Belly to Belly, It Doesn’t Matter Really

Robyn Metcalfe // Austin, Texas

I began following pork bellies about a year ago. As a former pig farmer, I was drawn to these commodities as economic indicators. Pork bellies provide bacon to a world in which pork is the most popular meat.

During the past few months, my Google alerts about pork bellies turned up more links that would appeal to foodies than economists. Instead of a change of prices, a restaurant announced the addition of pork bellies to its menu. This is indeed a complication for pigs. Not only are they indicators of future economic conditions, but they have become a culinary obsession for those daring to cross the carnivore-fat line.

The appearance of pork bellies on crudités will not lead to a surge in pork commodity prices on the Chicago Mercantile Exchange. This year, in fact, the Exchange stopped trading pork bellies at all. Traders distrusted the market, supplies jumped all over the map, and consumers eschewed the frozen bellies for fresh bacon used in ice cream, salads, and omelets. The Chicago “belly pits,” as the trading floors were called, have become empty as pork lovers fill their bellies with softly fried bacon from naturally raised Large Blacks, Berkshires, and Tamworth hogs.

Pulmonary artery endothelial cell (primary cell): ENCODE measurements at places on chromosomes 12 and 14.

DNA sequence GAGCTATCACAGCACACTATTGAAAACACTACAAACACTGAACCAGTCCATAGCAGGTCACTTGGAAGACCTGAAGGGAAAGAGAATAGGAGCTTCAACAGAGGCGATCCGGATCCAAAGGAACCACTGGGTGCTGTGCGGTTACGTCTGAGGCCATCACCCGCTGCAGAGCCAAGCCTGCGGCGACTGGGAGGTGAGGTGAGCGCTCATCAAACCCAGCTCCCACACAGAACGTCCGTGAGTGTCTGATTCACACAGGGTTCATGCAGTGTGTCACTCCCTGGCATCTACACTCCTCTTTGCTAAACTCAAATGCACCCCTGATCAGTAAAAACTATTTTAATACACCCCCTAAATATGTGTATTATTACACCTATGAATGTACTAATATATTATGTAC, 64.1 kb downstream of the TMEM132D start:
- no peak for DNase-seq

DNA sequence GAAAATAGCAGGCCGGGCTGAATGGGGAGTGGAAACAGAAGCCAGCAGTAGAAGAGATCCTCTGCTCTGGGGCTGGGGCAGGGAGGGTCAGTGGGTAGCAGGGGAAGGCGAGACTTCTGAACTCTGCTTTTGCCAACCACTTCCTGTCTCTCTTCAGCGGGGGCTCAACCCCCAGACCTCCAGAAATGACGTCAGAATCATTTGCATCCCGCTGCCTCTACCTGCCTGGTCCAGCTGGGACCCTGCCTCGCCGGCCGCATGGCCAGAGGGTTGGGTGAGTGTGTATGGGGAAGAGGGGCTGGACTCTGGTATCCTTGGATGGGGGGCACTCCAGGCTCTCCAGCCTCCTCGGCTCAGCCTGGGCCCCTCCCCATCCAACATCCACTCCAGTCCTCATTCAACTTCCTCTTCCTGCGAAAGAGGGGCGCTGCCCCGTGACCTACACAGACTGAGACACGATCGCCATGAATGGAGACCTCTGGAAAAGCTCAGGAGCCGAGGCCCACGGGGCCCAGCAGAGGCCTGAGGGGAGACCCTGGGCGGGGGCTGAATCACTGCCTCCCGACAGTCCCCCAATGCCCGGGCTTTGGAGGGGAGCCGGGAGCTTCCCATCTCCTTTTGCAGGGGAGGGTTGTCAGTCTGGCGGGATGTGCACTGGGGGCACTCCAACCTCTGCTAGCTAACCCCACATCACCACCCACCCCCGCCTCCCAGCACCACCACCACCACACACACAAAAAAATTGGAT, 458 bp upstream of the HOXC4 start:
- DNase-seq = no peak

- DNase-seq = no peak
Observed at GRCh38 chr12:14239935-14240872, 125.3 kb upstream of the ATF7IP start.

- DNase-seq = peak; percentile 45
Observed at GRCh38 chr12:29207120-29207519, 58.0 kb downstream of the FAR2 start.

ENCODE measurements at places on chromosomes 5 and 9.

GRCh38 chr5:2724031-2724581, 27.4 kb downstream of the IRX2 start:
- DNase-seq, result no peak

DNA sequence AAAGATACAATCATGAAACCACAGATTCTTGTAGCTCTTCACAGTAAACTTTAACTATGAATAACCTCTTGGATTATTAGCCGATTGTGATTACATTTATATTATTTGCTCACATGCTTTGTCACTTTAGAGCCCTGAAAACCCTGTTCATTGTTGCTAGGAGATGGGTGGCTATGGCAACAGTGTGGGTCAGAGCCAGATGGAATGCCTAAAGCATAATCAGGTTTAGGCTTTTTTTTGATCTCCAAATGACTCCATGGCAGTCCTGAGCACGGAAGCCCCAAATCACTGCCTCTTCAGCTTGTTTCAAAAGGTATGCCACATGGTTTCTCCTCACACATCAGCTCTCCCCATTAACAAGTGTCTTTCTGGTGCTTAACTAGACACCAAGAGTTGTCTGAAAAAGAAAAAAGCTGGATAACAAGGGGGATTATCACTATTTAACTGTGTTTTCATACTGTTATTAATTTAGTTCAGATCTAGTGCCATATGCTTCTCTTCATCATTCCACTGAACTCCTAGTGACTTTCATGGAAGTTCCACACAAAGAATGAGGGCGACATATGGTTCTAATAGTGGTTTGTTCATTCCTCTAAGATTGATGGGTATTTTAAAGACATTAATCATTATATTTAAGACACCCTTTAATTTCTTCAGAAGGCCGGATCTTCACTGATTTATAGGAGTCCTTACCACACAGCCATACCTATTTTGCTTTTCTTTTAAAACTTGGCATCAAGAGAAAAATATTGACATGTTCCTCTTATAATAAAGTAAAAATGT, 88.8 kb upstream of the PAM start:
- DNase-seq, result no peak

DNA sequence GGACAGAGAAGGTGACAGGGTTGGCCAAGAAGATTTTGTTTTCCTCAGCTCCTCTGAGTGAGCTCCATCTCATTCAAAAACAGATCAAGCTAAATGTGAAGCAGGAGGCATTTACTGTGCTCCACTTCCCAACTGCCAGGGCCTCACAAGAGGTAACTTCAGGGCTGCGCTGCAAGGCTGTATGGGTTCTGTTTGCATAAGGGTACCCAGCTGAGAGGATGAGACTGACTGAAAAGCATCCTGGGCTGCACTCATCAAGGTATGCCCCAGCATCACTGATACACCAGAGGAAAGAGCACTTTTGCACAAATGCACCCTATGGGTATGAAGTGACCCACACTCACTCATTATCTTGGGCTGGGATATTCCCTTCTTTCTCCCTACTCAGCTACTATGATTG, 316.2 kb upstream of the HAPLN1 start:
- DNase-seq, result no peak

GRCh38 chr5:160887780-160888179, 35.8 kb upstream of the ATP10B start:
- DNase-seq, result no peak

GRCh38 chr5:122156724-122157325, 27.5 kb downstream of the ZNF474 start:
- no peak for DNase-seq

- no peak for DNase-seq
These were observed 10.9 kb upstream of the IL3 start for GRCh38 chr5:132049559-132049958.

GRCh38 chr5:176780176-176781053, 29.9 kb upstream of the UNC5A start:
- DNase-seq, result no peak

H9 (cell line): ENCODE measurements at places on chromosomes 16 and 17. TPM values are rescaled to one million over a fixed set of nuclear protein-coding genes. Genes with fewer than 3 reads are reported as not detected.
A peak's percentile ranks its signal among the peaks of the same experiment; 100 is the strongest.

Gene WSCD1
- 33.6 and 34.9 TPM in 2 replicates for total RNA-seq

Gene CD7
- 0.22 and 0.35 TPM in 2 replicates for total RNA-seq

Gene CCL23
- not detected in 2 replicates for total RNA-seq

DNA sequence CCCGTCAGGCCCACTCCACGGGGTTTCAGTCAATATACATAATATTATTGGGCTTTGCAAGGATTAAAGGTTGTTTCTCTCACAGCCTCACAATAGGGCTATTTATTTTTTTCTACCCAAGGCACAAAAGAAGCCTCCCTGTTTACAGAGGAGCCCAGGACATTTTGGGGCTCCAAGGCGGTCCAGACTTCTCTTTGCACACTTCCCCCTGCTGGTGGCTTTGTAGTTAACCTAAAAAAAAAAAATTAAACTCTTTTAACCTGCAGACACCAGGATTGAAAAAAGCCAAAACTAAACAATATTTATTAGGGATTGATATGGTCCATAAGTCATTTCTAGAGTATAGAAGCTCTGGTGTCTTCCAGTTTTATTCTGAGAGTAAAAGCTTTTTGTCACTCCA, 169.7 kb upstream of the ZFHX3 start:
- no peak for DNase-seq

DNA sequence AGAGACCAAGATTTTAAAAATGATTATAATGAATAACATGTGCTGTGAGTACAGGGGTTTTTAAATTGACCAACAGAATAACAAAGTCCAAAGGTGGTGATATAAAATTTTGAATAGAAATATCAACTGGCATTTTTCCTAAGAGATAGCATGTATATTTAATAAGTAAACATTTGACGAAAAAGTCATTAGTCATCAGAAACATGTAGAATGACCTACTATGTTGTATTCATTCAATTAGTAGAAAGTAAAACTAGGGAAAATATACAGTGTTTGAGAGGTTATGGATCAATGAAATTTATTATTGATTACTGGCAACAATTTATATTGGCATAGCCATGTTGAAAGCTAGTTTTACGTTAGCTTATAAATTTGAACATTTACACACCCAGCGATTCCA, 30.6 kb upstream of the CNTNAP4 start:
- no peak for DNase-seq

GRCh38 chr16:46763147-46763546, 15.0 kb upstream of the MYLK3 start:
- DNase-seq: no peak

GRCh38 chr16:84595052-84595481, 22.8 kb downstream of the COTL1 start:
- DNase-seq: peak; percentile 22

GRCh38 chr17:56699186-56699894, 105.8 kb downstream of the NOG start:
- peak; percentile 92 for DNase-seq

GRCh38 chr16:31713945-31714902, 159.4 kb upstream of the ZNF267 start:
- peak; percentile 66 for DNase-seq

Gloucestershire Old Spots pigs complicate pork even further for me. I raised them for half a dozen years, imported 20 from England, flying them over in the belly of a British Airways cargo plane. The breed had all but disappeared in North America, so our farm was determined to build a herd as protection for the few remaining herds in the U.K.

Gloucestershire Old Spots are big pigs, lopped-eared, black spotted, and admiringly known in 19th century Britain as a lard pig. With such an off-putting name, these pigs have been making a slow comeback in this current resurgence of pork popularity. The creature’s complicated identity, an old-fashioned historic pig with a greasy reputation, makes its future uncertain. Ironically, these pigs are no longer as fatty as their ancestors, since modern pig farmers have been selecting for leanness over the years. Farmers now tout the Goucestershire’s reputation for tasting like apple cider, because the pigs were once known to graze in apple orchards.

Actually, we had to clone one of our pigs in order to conserve one of the breed’s bloodlines, but that’s an even more complicated tale….

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